Spend Time On Your Test Drive
Ask if you can have the car for the day or the evening: they can only say no. If the answer is negative, try and at least get a few hours with the vehicle and try and ensure that for some of that time, the sales person leaves you alone.
Bring Your Family Or Your Partner
After all, they’ll have to live with the car too and they’ll bring a useful extra perspective.
Get a Thorough Rundown Of The Controls Before You Set Off
Don’t be too proud to do this. You’re not going to be able to properly concentrate on the job in hand and you’re going to be dangerous if you find yourself trying to figure out the stereo or what various buttons are for halfway round your test route.
Choose A Varied Driving Route
You’re not going to learn much about the car if all you do is shoot up and down the local dual carriageway. Try and include a mixture both of challenging roads you know and some you don’t.
Get Someone Else To Drive At Some Point
There are things about the car you’ll discover from the passenger seat that you’ll never know if you constantly stay behind the wheel.
Don’t worry about sounding stupid. Moreover, some of the things that irritate you might be distinct to the derivative of the demonstrator you’re driving. Dealerships can’t run demonstrators of every derivative in a particular model range and it might be that a different engine, transmission or specification choice would solve your irritations.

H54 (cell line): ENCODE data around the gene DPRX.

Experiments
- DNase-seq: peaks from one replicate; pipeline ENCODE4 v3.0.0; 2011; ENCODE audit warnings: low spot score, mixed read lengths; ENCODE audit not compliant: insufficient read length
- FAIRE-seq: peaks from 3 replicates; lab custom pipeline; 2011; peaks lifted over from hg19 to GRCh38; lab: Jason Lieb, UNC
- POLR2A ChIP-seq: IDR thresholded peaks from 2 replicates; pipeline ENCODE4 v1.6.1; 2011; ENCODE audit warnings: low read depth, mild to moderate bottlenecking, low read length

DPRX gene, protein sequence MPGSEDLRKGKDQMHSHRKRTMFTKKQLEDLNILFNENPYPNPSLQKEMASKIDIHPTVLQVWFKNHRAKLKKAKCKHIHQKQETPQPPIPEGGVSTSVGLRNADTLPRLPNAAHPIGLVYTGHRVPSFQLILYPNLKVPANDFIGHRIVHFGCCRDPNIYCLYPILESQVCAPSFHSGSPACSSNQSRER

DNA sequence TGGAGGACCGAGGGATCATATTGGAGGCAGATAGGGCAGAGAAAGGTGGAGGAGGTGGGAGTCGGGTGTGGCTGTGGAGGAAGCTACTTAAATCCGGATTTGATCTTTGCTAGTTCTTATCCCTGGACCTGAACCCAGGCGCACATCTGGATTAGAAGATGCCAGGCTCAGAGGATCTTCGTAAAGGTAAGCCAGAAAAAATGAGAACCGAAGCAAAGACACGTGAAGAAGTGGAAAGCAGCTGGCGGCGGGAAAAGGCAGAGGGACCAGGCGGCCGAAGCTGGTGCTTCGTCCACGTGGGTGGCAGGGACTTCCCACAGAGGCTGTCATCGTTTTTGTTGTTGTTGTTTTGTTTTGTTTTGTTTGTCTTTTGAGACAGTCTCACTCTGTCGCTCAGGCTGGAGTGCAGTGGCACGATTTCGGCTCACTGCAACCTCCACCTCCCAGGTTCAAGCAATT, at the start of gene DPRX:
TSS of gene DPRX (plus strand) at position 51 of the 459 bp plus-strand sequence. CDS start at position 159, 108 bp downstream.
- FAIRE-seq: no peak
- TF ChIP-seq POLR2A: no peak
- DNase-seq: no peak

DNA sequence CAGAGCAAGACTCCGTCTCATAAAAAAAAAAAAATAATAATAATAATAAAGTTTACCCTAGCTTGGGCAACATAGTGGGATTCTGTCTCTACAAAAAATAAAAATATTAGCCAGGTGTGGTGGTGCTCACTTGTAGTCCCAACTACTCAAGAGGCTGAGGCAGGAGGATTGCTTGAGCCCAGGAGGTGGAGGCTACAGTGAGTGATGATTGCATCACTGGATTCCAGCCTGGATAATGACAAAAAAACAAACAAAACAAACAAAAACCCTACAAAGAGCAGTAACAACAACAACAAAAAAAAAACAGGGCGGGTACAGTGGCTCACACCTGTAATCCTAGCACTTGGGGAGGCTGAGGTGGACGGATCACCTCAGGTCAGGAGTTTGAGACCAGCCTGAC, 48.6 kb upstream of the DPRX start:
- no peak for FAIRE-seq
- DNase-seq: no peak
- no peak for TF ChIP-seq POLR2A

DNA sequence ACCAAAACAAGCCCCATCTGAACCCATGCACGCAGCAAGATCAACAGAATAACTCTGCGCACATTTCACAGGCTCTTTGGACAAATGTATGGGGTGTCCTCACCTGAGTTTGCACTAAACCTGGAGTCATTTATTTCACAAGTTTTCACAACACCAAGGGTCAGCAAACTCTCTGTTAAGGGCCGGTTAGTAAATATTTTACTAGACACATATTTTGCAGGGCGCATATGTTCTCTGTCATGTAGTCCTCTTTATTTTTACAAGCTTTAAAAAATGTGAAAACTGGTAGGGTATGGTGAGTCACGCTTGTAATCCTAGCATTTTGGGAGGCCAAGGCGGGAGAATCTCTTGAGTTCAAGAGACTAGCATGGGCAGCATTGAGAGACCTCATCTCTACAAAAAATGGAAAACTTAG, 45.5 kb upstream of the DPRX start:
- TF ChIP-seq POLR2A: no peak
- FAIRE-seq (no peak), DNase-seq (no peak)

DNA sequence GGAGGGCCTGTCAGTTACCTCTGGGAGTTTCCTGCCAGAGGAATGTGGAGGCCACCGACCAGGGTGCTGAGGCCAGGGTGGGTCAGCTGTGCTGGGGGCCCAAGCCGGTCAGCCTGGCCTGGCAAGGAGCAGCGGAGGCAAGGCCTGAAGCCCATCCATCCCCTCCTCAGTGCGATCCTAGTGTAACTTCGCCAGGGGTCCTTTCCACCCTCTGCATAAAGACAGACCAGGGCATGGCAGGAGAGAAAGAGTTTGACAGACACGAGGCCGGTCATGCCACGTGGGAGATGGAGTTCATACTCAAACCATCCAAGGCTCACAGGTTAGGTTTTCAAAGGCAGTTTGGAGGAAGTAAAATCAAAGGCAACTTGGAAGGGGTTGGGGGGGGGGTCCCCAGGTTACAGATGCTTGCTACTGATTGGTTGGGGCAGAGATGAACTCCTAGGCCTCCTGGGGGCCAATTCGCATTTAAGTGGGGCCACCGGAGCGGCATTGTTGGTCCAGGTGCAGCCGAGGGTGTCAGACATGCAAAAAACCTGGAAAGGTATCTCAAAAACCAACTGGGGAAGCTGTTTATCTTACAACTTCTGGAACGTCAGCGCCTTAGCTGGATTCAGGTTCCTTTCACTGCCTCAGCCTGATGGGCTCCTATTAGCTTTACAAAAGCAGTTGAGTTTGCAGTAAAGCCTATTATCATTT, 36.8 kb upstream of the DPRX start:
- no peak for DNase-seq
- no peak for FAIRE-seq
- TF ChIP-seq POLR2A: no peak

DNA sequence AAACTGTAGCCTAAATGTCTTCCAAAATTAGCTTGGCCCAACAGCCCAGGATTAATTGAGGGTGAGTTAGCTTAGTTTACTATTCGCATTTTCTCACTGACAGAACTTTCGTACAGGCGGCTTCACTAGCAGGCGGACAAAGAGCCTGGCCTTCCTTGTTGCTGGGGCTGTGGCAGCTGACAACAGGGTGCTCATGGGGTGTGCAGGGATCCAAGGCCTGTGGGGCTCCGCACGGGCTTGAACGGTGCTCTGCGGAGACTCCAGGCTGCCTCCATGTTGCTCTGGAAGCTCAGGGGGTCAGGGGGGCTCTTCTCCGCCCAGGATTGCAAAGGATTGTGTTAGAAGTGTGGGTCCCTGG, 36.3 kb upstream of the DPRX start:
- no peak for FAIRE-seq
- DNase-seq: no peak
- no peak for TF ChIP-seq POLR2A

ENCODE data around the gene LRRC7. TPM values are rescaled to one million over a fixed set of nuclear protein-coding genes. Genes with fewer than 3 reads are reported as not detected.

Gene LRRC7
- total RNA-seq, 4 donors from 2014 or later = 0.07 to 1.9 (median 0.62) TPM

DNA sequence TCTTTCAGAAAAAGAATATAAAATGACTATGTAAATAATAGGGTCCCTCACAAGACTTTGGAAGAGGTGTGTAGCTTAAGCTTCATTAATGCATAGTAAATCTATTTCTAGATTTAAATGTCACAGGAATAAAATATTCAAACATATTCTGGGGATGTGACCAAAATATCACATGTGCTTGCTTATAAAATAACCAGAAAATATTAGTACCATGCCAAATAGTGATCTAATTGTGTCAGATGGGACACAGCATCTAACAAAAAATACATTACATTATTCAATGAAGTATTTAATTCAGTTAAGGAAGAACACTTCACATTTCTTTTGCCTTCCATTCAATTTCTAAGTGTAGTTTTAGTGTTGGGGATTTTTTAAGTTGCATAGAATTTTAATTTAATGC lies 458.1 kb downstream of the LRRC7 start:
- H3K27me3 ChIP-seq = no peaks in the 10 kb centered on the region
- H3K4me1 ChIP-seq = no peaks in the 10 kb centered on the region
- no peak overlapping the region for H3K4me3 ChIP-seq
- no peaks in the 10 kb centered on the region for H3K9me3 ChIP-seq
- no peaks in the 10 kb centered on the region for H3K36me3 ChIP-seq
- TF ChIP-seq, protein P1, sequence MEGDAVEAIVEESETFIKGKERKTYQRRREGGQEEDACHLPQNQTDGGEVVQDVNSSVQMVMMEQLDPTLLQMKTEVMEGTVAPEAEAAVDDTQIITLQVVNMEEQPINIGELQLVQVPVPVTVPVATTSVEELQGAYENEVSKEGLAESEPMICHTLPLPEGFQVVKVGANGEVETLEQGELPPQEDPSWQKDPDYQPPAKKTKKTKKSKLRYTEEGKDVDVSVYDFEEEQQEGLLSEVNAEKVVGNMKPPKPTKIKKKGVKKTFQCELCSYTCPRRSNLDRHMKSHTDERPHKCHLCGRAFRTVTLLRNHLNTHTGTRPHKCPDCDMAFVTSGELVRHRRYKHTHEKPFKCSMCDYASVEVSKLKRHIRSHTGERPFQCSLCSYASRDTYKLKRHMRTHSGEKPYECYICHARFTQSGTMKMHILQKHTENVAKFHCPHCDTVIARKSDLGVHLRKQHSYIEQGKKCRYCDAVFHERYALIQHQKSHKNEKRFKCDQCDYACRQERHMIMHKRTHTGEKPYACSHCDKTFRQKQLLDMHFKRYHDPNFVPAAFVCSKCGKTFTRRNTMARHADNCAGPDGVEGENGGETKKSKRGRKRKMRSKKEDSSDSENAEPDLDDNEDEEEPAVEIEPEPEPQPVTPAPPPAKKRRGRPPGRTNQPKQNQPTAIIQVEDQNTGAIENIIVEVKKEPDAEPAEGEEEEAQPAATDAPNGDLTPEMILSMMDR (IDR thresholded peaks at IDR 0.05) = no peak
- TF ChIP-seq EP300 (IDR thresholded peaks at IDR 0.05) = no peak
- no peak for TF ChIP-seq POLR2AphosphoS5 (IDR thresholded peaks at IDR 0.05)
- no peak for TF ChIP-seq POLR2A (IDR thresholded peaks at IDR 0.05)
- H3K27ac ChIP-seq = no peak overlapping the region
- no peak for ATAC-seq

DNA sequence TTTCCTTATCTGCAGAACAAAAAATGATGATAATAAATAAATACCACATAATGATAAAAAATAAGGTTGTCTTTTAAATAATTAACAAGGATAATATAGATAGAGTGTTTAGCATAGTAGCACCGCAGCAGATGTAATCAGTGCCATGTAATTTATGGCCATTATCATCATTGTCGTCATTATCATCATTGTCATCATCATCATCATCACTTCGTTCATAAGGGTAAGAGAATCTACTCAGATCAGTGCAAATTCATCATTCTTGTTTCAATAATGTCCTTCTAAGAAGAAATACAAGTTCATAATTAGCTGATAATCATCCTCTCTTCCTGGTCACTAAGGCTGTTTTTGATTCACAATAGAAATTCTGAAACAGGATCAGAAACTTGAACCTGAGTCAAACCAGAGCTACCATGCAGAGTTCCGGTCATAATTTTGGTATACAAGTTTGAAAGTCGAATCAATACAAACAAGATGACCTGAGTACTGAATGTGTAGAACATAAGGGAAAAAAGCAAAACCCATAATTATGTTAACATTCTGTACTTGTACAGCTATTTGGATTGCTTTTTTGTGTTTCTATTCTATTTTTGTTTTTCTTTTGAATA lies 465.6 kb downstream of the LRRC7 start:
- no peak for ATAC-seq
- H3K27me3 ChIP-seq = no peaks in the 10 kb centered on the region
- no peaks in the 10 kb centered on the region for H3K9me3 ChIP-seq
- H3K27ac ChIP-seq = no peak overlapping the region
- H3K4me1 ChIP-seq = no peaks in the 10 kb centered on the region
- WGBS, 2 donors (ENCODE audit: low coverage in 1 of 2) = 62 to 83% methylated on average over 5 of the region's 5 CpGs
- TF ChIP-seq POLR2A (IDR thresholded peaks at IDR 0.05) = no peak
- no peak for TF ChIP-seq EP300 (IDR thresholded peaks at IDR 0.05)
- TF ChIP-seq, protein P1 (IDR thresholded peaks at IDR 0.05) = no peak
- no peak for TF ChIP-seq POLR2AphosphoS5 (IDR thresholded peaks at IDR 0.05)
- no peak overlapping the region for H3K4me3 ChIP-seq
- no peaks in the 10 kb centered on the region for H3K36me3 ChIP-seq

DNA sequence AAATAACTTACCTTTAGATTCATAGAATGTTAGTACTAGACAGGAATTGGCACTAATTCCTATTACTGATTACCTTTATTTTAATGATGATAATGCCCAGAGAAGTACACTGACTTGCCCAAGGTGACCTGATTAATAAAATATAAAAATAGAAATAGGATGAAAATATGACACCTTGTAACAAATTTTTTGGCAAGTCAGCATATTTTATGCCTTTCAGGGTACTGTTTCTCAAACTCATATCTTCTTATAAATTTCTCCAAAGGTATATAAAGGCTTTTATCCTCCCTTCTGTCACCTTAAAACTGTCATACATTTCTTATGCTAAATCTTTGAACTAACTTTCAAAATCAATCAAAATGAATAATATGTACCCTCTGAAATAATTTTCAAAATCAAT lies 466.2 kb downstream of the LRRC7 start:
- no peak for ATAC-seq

Always Drive At Least Two Comparable Cars From Different Brands
Preferably on the same day or over the same weekend.
Never Buy There And Then
At the end of the test drive, always walk away and think it through.
Don’t Feel You Have To Buy From The Dealer That Gave You The Test Drive
Just because you like the car, it doesn’t mean you have to buy it from that dealer. All they’ve earned from giving you the test drive is first shot at quoting you on the sale. Don’t feel obligated to take it further.